Seven months ago, Peter Frazer was just an ordinary Blue Mountains dad. But that was before his 23-year-old daughter Sarah was killed when hit by a truck in a breakdown lane along the Hume Highway near Mittagong.
Sarah, 23, and the good samaritan that came to her aid, tow truck driver and father of four Geoff Clark, both died when a passing truck struck them alongside the Hume Highway. Her car had broken down on a narrow stretch of the highway, about two kilometres from the southern highlands town of Mittagong, and her car could fit only partially in the road’s shoulder.
“We cry every day,” said Mr Frazer. “We’ve been ripped apart by this but we had to make something good come from her death.”
Peter and his family have spent most of this year gathering 23,000 signatures to rally for safer roads.
“She was buried on the 23rd, she was 23 when she died and when we did the final count of signatures there was 23,000. I look for signs everywhere now and I’ll take that,” Mr Frazer said.
Last week NSW Roads Minister Duncan Gay announced a package of measures to upgrade road safety, particularly along breakdown safety lanes, on major highways across NSW, after working closely with the Frazer family whose website campaign SARAH (Safer Australian Roads and Highways) led to the changes.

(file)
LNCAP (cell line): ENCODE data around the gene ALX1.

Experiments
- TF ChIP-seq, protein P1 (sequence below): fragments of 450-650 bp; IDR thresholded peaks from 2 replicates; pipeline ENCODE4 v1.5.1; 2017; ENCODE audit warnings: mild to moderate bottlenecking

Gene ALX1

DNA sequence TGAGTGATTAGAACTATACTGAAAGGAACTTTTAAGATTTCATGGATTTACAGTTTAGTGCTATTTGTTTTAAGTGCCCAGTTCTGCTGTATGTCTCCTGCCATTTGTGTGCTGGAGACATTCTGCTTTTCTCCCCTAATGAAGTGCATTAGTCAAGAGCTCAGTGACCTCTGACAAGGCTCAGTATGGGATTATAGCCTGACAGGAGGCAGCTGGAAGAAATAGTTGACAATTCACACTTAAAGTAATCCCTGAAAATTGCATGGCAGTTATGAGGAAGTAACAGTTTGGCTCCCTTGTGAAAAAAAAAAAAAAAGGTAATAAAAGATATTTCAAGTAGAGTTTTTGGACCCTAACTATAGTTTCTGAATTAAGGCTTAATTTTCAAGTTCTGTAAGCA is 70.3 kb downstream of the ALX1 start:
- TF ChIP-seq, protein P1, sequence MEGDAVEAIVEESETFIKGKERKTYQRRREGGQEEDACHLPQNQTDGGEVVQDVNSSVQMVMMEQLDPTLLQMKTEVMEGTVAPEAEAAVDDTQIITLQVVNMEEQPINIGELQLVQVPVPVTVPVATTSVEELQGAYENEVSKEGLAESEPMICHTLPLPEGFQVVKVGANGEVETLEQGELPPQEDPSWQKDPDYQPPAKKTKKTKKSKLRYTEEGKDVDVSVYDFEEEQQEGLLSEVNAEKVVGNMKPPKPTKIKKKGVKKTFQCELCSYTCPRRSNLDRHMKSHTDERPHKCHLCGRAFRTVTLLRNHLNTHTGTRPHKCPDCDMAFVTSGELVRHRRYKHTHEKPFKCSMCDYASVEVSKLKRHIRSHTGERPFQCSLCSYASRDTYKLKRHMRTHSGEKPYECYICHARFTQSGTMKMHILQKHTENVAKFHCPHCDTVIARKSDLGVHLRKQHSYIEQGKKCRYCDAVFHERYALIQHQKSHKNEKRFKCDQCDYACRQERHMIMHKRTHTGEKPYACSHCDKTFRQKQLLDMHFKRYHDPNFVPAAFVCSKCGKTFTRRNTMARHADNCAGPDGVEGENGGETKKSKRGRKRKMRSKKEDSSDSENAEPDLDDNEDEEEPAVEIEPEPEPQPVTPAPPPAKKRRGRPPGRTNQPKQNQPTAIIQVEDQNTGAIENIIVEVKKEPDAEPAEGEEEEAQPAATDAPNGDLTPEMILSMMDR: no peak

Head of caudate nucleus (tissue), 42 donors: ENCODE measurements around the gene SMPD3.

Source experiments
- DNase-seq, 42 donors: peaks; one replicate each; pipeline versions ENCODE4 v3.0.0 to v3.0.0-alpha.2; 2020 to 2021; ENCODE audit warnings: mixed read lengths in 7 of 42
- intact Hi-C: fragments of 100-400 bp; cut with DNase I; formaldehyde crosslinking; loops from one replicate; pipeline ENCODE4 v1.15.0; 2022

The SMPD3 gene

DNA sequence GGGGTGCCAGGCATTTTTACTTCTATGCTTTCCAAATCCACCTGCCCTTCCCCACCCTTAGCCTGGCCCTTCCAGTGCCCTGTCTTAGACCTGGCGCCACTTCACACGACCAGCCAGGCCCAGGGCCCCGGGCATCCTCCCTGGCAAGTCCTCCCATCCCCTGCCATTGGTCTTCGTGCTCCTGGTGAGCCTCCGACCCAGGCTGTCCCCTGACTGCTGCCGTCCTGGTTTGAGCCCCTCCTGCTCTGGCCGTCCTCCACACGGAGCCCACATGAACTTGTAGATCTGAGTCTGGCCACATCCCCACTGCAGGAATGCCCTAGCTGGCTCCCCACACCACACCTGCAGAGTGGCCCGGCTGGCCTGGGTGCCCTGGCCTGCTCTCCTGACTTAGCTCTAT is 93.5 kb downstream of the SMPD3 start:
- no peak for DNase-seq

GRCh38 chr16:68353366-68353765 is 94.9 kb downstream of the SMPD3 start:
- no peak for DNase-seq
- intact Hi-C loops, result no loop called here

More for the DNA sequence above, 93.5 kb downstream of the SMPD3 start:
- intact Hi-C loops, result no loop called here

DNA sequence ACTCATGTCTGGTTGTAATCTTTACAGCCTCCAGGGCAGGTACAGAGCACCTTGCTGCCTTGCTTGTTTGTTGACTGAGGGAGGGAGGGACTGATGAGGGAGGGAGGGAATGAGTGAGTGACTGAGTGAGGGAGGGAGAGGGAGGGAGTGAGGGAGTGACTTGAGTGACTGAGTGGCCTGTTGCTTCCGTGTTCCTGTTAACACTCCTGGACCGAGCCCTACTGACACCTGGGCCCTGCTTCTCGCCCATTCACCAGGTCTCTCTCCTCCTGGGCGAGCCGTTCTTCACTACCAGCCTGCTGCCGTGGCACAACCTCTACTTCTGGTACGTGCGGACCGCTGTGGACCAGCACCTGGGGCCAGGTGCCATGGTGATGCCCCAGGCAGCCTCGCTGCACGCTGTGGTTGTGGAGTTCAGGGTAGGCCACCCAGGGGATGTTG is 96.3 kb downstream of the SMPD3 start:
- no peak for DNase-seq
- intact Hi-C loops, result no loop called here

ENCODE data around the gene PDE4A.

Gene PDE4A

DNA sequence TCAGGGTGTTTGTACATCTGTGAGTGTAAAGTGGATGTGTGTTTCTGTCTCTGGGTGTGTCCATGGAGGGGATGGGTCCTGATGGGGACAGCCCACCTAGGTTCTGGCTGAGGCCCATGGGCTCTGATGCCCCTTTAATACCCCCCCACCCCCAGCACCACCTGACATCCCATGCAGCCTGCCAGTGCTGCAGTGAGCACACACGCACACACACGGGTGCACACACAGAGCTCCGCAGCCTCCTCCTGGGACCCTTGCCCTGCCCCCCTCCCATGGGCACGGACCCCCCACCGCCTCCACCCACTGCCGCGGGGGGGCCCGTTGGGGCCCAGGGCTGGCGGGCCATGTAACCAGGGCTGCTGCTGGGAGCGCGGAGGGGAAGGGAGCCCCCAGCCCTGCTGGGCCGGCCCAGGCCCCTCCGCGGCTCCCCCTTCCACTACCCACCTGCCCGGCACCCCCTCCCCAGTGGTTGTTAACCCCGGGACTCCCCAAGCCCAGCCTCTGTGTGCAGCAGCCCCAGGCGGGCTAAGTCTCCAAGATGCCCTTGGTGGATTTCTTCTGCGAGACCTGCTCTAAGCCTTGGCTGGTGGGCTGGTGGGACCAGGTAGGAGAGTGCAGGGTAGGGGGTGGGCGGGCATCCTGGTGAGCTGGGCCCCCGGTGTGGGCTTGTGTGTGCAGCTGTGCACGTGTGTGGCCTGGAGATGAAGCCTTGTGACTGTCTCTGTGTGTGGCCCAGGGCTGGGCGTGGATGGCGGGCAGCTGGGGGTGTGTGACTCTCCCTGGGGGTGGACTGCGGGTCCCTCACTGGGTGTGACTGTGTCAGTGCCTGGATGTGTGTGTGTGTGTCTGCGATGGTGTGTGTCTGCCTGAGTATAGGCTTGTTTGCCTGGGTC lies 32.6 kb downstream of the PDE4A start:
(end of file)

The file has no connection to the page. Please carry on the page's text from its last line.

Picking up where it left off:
Some of the changes to law, making life safer for motorists, tow truck drivers and emergency services workers include:
• Closure of the 1.5km climbing lane on the stretch of the Hume Highway between Mittagong and Berrima where Sarah and Geoff were killed to provide a 3 m breakdown lane;
•Upgrades of the two existing bays at the site and longer term monitoring;
• A public education campaign on safety during breakdowns including encouraging the use of vests and safety triangles;
• Mapping of all roads in NSW with a speed limit of 80 km and over to determine the shoulder widths in the state that fall under the standard;
• Development of an online tool to enable all first call and emergency services vehicle operators to click on any given point and see the width of the shoulder;
• Updated tow truck industry safety training;
• Encouraging manufacturers to include safety triangles in cars;
• New tow truck standards for winching mechanisms to enable left hand side control.
Mr Frazer welcomed the package as a great response to his family’s campaign.
“We do not want other families to suffer and we are pleased with these new protections, not just for people driving but for all workers in the breakdown industry,” Mr Frazer said
“This package is a solid first step in addressing the problems that exist along our major roads, highways and freeways throughout the state. I didn’t think we would truly create road safety history but it looks like SARAH has.”
Mr Frazer said work still needed to be done in NSW on the Slow Down Move Over part of their campaign.
Mr Frazer spent the weekend firing off letters to other premiers around Australia.